Lettuce, strawberries and cut flowers are well known commercial hydroponic crops in Australia and have been for the past decade and more. Tomatoes, pepper, cucumbers and cut flowers form the bulk of Dutch hydroponics crops. A number of UK growers have successful cucumber and tomato operations and many herb growers are moving into this form of cultivation. Nowadays, plants for essential oils, rare herbs, medicinal plants and Chinese vegetables such as, pak choi are more recent crops of great interest. Even gourmet potatoes and wasabi are being grown using hydroponics in New Zealand. There is a developing interest in growing plants for pharmaceutical and nutraceutical use. It is possible to grow practically any commercial crops hydroponically.
Commercial growers have been producing superbly flavoured hydroponic tomatoes for many years. Speciality crops and even fruit trees can all be grown hydroponically. We have even learnt of a commercial hydroponic potato business in the Southern Hemisphere!
We are seeing an increasing interest in the production of cut herbs and salad crops, driven by the demand for convenience foods that are also seen as ‘healthy’. The production of cut flowers is itself a huge market, the introduction of new more exotic plant types lends itself to hydroponic production as a means of growing the best quality from the outset and therefore, making it more difficult for cheaper lower quality crops to compete.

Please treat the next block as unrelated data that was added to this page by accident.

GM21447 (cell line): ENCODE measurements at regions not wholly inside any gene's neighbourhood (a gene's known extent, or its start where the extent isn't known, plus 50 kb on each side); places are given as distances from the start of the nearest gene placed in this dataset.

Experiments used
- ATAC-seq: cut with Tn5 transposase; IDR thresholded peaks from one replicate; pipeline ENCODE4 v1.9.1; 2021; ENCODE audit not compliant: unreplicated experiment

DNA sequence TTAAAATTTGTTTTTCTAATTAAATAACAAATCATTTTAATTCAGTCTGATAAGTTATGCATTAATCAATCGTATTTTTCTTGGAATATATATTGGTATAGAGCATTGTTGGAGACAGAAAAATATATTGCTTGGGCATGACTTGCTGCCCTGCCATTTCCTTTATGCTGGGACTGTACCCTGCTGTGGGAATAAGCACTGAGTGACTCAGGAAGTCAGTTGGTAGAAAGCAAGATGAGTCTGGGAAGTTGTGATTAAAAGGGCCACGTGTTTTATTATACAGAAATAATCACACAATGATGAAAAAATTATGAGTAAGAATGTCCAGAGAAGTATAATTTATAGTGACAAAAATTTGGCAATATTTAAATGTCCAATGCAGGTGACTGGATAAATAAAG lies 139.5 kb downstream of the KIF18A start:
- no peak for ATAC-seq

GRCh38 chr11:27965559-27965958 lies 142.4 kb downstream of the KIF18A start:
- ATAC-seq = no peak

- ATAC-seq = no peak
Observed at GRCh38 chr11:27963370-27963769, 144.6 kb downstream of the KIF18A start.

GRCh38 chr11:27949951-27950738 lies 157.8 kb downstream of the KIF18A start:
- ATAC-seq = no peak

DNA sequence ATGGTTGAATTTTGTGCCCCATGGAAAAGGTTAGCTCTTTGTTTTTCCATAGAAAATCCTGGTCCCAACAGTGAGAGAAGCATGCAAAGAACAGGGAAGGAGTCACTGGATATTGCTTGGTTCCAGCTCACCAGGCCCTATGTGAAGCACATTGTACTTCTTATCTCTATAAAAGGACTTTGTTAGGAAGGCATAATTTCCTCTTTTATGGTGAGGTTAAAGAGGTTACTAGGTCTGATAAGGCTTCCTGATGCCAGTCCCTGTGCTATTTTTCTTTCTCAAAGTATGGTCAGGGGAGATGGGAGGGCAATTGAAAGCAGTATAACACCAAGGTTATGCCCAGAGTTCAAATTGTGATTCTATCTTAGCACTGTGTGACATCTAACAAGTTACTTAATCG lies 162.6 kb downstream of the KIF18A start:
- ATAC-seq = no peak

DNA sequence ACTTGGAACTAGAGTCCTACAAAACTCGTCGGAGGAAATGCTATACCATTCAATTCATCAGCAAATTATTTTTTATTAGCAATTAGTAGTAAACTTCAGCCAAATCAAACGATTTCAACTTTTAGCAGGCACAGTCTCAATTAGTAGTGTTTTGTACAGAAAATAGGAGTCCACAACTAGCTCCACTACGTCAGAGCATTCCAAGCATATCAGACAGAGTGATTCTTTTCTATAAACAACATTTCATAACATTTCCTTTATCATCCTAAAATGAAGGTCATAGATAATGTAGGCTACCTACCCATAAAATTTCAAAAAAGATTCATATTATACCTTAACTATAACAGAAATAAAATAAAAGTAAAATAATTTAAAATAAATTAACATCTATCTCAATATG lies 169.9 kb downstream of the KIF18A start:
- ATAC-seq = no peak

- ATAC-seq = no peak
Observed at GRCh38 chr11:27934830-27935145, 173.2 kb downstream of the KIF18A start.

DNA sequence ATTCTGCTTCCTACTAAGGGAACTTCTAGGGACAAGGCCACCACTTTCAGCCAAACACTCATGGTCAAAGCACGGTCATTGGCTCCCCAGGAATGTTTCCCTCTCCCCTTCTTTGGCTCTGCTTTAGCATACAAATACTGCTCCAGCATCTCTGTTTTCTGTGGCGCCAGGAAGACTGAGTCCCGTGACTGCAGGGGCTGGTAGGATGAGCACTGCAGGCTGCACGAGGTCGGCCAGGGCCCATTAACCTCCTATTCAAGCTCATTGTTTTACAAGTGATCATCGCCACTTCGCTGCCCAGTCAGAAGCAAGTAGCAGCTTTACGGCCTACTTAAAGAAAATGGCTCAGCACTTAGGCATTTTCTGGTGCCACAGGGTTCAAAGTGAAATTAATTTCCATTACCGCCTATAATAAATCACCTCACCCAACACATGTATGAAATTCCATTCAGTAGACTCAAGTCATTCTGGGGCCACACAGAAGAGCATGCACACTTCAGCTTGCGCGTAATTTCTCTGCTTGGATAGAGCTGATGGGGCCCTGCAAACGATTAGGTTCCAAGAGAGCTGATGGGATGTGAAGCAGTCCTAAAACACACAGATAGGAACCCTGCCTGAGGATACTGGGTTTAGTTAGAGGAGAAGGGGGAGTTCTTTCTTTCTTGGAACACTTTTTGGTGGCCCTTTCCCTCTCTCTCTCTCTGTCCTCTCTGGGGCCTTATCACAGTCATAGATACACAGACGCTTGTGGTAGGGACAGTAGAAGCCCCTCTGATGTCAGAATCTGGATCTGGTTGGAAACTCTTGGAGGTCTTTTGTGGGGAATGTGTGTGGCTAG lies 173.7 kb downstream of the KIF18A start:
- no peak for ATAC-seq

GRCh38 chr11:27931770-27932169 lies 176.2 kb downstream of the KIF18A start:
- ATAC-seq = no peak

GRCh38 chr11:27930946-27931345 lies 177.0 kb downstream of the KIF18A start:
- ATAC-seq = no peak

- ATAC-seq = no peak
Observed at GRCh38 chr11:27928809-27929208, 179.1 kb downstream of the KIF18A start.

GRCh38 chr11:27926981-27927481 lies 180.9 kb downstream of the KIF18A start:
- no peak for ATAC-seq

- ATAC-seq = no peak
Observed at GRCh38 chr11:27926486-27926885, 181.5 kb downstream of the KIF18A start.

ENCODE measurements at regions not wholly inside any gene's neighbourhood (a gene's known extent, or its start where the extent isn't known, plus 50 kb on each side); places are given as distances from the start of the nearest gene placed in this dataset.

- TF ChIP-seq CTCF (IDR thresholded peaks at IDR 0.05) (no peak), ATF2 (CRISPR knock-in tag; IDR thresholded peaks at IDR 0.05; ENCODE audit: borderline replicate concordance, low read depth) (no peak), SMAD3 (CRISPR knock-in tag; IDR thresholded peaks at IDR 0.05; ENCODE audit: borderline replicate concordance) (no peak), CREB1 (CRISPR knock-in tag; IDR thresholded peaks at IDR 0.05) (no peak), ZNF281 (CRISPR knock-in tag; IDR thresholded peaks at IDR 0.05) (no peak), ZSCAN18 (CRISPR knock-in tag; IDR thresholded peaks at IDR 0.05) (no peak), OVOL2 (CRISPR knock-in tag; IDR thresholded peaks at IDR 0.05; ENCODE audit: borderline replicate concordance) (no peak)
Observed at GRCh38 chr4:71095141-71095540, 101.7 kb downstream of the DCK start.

We expect, in time, to see an increase in demand for edible flowers, especially for use in restaurants and hotel complexes. Even fruit trees can be grown this way. In fact, there are very few plants that cannot be grown hydroponically; the choice for a commercial operation is a pure economic one.
There have been recent technological developments in the shape of LED lighting and phone apps. LED lighting has been successful for the hydroponic and horticulture industry because of their low energy qualities, high efficiency and long life. Whilst apps allow you to monitor a whole range of growing aspects such as EC and temperature.
‘A great source of information and support. Good luck with making this primary source for hydroponics worldwide’ Iain Reynolds, CEO – Pocket Herbs and Produce, Australia